Rick adjusted himself on his chair. His back hurt more than usual these days. He watched the red and orange leaves fall to the ground. Winter was not far away.
A woman walking her dog stopped outside his house to see the pile of household items lying beside the sidewalk. Rick watched her skim the pile and pick up a beautiful teapot with a pink rose on it. Susan used to make tea for them in that teapot for years until their daughter gifted them a new one a couple of years ago and this one got pushed to the back of the shelves. It only came out now, while they were clearing the house.
The woman walked on and a soft jingling sound drew his attention to the sign on his front yard. ‘For Sale’, it read. Rick glanced at his watch. He should leave for his walk in about thirty minutes. That was when the next party was coming to see the house.
“It would be easier if you are not there when the viewers come,” his realtor had explained.
Which part of this was supposed to be easy, Rick wondered? Watching strangers pick up bits and pieces of the life that he and Susan had put together over six decades? Or letting go of the house in which their children had grown up?
“Dad,” his son peeked into the living room, where Rick was seated by the window. “Will you be needing these speakers or should I let them go?”
Rick waved his hand in dismissal. Nodding, his son walked to the end of the driveway and added the speakers to the pile.
What would he do with speakers at the retirement home? There would be no Susan to dance with. They used to do that every now and then. Play some of their old favourite songs and dance to them. Not a wild jiggle, but swaying to a gentle rhythm, holding each other in their arms.
Rick had never been a dancing-kind-of-a-guy. But one did these things to please one’s woman. Susan had always loved music and dancing. Now, as he watched a car stop by to scan the items for scrap metal, the back of Rick’s eyes burned. Maybe they should have danced more often.
It had been six months since Susan had passed away. Rick had spent most of the summer outdoors to keep his mind preoccupied. But now with the harsh Canadian winter knocking on the door, there would be no mercy from painful memories. Every door, knob and nail in the house had memories. And so, he had finally accepted his son’s suggestion to sell the house and move out.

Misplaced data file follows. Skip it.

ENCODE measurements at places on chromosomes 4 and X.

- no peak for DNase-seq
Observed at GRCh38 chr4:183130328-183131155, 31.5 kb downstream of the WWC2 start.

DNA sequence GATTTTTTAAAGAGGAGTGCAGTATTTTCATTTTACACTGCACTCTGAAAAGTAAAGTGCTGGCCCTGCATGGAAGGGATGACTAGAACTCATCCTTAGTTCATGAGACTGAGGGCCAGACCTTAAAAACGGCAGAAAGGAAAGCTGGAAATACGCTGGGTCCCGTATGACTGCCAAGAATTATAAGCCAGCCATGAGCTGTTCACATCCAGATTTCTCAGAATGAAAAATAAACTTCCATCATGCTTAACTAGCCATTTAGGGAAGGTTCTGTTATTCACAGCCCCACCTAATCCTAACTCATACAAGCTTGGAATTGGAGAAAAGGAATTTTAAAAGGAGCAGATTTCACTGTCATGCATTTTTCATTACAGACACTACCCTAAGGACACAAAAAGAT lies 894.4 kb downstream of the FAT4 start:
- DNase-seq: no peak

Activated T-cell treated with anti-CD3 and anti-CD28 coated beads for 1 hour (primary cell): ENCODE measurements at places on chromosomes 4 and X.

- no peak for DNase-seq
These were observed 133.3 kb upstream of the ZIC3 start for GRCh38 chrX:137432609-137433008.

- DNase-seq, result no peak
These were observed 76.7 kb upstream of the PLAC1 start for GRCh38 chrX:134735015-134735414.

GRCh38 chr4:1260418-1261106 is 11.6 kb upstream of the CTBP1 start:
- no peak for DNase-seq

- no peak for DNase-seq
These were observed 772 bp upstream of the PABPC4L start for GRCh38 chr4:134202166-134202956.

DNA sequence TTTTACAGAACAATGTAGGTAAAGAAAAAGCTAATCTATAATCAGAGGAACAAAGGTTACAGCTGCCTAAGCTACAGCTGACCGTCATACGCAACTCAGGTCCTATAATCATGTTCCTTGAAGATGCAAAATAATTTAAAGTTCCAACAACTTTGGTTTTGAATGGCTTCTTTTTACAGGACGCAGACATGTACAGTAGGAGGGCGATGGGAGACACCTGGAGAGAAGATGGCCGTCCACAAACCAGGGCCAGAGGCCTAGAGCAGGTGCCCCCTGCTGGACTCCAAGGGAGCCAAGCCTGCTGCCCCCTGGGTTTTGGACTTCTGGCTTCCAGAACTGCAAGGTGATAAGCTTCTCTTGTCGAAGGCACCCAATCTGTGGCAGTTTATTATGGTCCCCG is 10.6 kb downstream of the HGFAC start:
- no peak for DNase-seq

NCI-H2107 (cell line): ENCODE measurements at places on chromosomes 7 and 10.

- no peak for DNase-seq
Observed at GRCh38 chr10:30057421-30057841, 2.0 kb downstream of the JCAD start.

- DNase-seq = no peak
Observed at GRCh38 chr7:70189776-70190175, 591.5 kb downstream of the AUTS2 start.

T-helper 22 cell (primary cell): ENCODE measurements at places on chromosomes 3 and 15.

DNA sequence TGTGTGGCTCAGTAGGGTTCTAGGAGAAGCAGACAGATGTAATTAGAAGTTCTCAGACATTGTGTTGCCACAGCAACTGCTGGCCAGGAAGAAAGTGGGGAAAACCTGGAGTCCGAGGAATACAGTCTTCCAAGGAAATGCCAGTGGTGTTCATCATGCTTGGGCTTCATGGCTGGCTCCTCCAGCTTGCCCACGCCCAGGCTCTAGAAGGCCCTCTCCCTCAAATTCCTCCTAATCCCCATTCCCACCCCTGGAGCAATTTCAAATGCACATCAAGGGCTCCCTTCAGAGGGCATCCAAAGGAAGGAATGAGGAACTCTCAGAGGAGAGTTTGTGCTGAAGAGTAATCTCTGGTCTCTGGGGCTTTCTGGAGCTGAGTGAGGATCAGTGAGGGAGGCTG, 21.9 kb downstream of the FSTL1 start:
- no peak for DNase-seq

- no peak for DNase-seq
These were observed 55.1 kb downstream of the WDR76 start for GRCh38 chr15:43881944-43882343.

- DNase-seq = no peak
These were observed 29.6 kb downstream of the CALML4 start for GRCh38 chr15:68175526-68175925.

Rick had not wanted to be a part of the painful cleaning up process. Packing and disposing off those little and big pieces that had comprised his home and life. And yet, here he sat, watching from his window as the young woman from two doors down approached the front of his house. Her four-year-old came running behind her. Rick knew that this family was new to the country and were still setting up their home. He also knew that Susan would be happy that someone was giving her beloved plants and pots a new home.
He sighed and sat back. Maybe that was how he should see it. That ever-decreasing pile outside his house was a way in which Susan would continue to live on. Her life and her memories were finding their way into a dozen other households. Those paintings that she had collected over a lifetime and Rick had helped her tack to the walls, would now bring happiness to other homes.
Rick glanced at his watch again. It was time to take his walk.
“Son,” he called out. “I will be back in a while.”
As he walked out and across the road, he saw a red car stop outside his house. A young couple got off and walked into the house.
Fifty years ago, that couple had been Susan and him.
Now it was time for another young couple to start their own journey.
PIyushi Dhir is the author of the romantic novels, 'In Search of Love' (2014), 'I'm Yours, The Next Time' (2015) and 'Enmeshed Evermore' (2015). A voracious reader, a keen traveler and an ardent dog-lover, Piyushi currently resides in Ivory Coast, Africa. A nomad at heart, she loves to discover new places and capture the hues of life with her pen.